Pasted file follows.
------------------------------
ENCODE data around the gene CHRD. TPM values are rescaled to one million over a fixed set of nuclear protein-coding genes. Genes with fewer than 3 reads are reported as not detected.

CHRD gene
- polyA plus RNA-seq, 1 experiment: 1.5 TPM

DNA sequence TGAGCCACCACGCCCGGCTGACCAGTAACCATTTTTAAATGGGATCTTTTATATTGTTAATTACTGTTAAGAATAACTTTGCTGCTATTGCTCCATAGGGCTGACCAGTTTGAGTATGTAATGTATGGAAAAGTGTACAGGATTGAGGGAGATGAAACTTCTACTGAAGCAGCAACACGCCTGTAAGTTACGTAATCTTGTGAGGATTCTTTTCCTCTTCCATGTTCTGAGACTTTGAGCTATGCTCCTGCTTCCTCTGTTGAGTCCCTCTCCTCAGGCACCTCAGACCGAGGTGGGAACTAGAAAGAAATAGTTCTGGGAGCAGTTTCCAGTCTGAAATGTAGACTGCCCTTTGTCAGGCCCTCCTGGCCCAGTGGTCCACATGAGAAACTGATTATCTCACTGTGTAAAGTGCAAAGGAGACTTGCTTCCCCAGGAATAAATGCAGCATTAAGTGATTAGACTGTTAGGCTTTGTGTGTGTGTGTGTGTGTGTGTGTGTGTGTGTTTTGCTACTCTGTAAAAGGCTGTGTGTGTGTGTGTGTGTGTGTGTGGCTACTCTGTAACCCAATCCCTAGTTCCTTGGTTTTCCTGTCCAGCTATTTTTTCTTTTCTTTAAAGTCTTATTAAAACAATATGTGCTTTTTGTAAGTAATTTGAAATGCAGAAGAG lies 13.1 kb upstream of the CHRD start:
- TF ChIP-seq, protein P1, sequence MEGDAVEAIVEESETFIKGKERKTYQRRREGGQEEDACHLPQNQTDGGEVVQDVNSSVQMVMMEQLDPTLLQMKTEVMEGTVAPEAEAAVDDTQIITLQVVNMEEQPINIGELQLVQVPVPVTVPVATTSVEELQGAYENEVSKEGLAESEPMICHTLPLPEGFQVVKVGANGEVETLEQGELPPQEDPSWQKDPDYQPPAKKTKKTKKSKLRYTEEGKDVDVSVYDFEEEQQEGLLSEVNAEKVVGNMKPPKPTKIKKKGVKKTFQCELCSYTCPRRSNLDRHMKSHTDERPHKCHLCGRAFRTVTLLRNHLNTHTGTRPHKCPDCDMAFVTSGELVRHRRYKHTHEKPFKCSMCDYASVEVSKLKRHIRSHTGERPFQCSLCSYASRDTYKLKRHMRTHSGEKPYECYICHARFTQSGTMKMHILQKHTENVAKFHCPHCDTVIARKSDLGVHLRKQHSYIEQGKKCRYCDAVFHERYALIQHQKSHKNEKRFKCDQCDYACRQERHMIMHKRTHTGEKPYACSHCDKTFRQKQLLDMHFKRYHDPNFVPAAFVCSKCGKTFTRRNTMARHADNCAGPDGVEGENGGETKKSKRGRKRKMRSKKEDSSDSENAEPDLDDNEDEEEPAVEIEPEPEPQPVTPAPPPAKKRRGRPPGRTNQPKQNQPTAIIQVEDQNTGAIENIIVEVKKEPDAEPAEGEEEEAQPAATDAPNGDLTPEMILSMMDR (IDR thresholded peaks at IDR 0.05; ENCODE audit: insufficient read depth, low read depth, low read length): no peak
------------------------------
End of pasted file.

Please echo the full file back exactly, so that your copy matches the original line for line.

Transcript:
ENCODE data around the gene CHRD. TPM values are rescaled to one million over a fixed set of nuclear protein-coding genes. Genes with fewer than 3 reads are reported as not detected.

CHRD gene
- polyA plus RNA-seq, 1 experiment: 1.5 TPM

DNA sequence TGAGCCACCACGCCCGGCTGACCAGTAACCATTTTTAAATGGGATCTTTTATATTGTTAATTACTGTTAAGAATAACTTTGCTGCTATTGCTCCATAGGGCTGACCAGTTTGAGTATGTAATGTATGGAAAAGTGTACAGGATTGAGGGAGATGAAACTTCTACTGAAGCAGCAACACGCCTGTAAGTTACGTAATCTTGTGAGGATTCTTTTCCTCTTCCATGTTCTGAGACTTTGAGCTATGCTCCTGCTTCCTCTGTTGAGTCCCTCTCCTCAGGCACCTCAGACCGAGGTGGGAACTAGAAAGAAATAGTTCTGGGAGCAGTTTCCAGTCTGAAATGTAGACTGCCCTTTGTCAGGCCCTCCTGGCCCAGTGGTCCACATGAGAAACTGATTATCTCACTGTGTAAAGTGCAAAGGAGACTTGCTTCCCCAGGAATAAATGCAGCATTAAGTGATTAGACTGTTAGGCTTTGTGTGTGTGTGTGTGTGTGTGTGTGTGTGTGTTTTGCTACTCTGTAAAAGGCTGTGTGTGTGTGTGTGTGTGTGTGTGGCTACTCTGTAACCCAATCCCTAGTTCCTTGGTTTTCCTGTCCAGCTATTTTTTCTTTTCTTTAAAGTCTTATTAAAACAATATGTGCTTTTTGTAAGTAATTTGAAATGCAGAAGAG lies 13.1 kb upstream of the CHRD start:
- TF ChIP-seq, protein P1, sequence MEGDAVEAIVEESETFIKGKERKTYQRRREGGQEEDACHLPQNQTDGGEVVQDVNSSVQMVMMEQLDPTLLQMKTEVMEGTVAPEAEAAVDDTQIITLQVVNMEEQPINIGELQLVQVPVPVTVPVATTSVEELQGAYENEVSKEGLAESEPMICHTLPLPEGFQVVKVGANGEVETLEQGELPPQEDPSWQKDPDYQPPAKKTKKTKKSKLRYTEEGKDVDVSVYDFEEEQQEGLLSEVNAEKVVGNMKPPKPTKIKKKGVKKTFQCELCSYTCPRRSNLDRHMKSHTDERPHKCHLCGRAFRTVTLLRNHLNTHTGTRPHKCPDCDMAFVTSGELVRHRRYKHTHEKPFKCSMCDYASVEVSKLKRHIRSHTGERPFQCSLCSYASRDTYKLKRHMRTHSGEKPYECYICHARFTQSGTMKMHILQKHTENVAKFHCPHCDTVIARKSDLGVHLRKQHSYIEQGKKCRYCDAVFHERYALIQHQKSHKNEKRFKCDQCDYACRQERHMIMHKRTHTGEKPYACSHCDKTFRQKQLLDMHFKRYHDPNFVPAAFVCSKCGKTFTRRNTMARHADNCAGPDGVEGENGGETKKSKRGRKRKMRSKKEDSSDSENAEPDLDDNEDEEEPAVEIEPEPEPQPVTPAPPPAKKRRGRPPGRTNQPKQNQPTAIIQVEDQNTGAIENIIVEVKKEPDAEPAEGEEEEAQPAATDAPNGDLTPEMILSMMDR (IDR thresholded peaks at IDR 0.05; ENCODE audit: insufficient read depth, low read depth, low read length): no peak